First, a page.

Among the 83 minors offered by UCLA is a specialization directed by the Institute of the Environment and Sustainability.
A minor does matter. Adding a second concentration adds complexity and breadth to studies, offers the chance to explore another topic, fulfills an additional passion, and helps shape a student’s future and path beyond UCLA.
The Minor in Environmental Systems and Society is designed for undergraduate students who wish to enhance their major program of study. Courses in the minor address the relationship between environmental science and associated issues. The minor seeks to impart a deeper understanding of environmental systems related to air, land, water, and biological resources. A main goal of the program is to provide students with a foundation for sound decision making as a professional and citizen of the world.
Two of the over 100 undergraduates currently enrolled in the Minor in Environmental Systems and Society are senior Kimberly Duong and junior Robert Nguyen. Word of mouth led both students to investigate this academic offering. Kimberly discovered the minor through a teaching assistant and Robert learned about it through a resident advisor.
Kimberly, a Department of Atmospheric and Oceanic Sciences major, felt divided between her interests in meteorology and environmental sustainability. A teaching assistant recommended Kimberly visit the Institute. Initially she was hesitant to add to her academic work load. She eventually “tested the waters” with a class and since then has enjoyed learning about a broad range of topics from energy to urban planning to municipal water management. Kimberly feels her major and minor complement each other well and make for an interesting pair.
“I came to realize the minor provided me a balance between the scientific study in my major and the real world policies of environmental topics. It has diversified my academic portfolio and as a result I have a well-rounded educational outlook that incorporates science with application,” said Kimberly.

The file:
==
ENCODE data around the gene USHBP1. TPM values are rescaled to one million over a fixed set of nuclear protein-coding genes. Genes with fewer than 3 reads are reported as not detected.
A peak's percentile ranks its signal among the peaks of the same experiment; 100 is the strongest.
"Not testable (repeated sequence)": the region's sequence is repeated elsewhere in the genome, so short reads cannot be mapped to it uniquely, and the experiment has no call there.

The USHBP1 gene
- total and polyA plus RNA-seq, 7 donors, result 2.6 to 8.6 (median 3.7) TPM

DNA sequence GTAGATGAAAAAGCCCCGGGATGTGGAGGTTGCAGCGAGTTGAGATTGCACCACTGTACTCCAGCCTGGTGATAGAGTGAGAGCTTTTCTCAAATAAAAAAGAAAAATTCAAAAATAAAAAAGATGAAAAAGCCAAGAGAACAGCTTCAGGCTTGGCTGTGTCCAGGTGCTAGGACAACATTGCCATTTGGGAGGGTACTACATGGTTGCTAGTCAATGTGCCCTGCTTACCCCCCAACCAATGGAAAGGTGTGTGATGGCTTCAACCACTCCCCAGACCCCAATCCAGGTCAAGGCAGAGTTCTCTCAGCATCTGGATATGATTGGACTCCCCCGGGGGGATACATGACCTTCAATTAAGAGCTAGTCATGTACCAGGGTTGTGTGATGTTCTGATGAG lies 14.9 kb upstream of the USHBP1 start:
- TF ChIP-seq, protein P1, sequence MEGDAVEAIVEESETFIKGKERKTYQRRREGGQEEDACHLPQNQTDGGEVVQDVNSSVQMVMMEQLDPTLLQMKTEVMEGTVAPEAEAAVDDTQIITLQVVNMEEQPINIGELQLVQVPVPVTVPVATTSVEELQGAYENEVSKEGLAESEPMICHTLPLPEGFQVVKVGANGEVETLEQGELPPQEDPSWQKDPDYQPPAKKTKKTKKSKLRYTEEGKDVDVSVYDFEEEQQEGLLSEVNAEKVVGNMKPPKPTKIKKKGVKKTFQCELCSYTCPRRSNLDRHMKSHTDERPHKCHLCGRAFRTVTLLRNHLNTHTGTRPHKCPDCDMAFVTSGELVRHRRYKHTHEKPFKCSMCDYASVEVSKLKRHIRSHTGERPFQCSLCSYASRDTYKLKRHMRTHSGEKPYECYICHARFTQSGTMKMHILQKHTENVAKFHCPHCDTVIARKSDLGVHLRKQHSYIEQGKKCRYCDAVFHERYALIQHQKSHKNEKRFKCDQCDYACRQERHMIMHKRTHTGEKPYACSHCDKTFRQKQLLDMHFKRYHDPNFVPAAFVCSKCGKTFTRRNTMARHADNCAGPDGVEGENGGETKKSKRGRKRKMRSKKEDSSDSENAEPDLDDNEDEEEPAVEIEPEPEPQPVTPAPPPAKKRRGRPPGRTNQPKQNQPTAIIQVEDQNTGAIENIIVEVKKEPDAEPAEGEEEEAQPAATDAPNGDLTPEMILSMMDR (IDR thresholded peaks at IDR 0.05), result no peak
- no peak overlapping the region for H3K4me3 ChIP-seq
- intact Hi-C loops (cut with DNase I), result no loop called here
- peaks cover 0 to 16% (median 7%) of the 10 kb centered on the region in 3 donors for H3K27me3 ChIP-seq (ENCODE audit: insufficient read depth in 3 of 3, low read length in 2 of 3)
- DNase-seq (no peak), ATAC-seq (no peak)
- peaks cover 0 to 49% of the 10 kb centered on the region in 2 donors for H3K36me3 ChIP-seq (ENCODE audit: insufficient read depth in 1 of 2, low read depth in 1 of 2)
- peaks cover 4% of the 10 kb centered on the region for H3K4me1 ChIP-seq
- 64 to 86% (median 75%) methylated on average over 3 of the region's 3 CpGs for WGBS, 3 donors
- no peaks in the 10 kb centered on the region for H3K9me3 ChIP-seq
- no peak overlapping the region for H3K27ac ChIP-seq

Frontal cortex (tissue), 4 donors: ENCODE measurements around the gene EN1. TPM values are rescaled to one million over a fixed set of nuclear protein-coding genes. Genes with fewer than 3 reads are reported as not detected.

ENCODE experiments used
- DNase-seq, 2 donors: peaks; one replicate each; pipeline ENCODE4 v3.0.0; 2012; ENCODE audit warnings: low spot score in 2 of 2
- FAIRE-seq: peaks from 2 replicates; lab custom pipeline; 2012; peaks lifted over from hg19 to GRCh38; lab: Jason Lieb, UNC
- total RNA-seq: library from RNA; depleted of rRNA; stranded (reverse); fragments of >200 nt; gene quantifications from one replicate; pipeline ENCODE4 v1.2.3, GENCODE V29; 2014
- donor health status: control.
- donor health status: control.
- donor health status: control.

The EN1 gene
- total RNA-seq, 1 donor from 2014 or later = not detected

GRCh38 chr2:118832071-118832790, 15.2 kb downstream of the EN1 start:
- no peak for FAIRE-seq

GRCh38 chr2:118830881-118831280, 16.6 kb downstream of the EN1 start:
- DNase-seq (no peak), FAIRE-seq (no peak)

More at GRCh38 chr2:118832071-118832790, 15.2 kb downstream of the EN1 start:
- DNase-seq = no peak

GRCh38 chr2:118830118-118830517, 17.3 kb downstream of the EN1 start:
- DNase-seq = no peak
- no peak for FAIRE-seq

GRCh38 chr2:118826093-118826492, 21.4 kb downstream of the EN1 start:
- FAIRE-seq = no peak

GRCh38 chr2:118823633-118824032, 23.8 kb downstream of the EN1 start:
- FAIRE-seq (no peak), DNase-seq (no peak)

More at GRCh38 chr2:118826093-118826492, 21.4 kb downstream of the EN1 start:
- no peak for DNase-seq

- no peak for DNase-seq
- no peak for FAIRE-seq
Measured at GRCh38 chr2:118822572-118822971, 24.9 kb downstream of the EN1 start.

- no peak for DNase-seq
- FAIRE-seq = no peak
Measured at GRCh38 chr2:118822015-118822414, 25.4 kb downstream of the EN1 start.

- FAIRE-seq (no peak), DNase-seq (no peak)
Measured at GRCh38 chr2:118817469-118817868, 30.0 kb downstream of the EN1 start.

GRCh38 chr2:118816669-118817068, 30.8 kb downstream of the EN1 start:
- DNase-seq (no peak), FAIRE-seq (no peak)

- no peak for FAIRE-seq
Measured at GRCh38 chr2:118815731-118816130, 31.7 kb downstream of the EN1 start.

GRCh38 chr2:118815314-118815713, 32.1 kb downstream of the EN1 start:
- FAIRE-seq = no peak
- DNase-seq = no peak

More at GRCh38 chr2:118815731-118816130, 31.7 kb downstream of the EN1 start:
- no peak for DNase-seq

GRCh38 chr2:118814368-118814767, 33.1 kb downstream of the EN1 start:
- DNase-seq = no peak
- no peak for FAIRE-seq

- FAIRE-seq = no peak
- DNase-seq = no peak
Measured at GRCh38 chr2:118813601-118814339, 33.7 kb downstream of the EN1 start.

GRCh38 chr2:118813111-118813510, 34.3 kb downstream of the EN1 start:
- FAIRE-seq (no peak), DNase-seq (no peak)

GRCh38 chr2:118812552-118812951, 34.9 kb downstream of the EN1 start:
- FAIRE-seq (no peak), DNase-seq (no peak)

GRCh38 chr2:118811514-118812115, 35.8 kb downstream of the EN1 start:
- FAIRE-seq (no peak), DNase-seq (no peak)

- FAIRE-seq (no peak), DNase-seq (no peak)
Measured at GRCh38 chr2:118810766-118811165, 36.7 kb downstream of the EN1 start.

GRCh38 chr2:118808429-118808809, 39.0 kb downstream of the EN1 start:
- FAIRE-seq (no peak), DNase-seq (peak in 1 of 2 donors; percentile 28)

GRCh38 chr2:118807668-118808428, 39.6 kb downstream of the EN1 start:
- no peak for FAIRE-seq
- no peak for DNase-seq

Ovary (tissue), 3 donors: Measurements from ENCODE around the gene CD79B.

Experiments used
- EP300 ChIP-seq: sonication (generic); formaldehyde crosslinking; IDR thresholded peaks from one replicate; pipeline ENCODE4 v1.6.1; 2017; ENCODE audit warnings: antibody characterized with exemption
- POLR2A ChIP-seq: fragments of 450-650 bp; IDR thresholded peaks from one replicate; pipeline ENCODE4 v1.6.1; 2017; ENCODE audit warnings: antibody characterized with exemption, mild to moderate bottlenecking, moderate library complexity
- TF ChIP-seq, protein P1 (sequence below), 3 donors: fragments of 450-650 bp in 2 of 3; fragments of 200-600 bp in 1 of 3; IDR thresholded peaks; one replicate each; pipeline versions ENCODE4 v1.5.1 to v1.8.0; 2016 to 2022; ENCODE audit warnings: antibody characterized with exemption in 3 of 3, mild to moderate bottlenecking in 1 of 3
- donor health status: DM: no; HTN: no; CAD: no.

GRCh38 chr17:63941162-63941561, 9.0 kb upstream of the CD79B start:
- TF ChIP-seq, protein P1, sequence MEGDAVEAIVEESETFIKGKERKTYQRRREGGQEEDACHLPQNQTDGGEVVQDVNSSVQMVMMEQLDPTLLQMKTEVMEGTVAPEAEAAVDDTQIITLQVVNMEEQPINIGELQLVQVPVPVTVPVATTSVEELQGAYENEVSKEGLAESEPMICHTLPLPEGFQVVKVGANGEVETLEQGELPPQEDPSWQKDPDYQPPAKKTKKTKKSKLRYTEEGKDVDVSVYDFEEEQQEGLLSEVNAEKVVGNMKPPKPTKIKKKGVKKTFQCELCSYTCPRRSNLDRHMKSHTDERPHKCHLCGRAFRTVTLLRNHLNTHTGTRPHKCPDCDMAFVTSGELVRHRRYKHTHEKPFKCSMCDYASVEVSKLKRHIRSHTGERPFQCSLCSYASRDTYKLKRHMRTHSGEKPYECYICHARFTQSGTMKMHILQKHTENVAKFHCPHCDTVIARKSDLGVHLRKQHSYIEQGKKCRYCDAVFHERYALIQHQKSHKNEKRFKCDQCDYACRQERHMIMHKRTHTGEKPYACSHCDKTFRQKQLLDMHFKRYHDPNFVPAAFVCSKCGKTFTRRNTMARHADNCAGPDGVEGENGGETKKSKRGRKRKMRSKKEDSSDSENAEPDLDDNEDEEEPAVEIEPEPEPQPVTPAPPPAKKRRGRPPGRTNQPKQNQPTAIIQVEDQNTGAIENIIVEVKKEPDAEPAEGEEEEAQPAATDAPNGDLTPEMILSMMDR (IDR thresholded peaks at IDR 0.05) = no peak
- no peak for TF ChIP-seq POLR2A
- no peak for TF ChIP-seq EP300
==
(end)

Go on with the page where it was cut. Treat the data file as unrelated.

Robert, a Department of Computer Science major, has always been involved in the green movement. In high school he served as president of the school’s environment club and since entering UCLA has continued that leadership streak with an internship at Alliance To Save Energy. Robert feels his major and minor are complete opposites.
“Computer science can be lonely as you program on your own in front of a monitor for hours at a time. This minor allows me to get outside and work with people—especially when I engage in environmental crusading,” he said.
He continued, “I feel as though I make more of a difference by actually affecting people’s day-to-day lives. I still love programming but I think that everyone needs balance. I use the activism aspect as the equalizer to my intensive computer science courses.”
Environment M153 - Introduction to Sustainable Architecture and Community Planning has been Kimberly’s favorite class so far. “Learning how environmental considerations are input into the structure and design of a building, neighborhood, or other structured landscape made me realize that we have a moral obligation to ourselves and future generations to design long-lasting sustainable options for the world around us. If we are to build homes and offices that displace natural landscapes, then they should be incorporating elements that keep us integrated with the natural world, not separate from it,” she said.
Robert is looking forward to taking Environment 185 - Education for Sustainable Living. “I like the Action Research Team component because it provides hands-on experience in green activism. It also helps build leadership as you work in a team to complete a goal,” he said.
Both students hope to translate their major and minor studies into a profession that blends both passions. Kimberly’s career aspirations are intertwined with both academic areas. “I am very interested in meteorology and climate science, as well as sustainability in various sectors such as energy, water, waste, and land use. Something I would like to do might integrate different components of my learning, such as being a meteorologist for a solar panel company,” she said.
Robert also hopes to find a profession that links both interests. “Ultimately I would like to work with a technology start-up and use my environmental knowledge to help green the company,” he said.
To learn more about the Minor in Environmental Systems and Society click here. To enroll in the program contact the Institute of the Environment and Sustainability Student Affairs Officer at email@example.com or (310) 206-9193.
Published: Thursday, October 18, 2012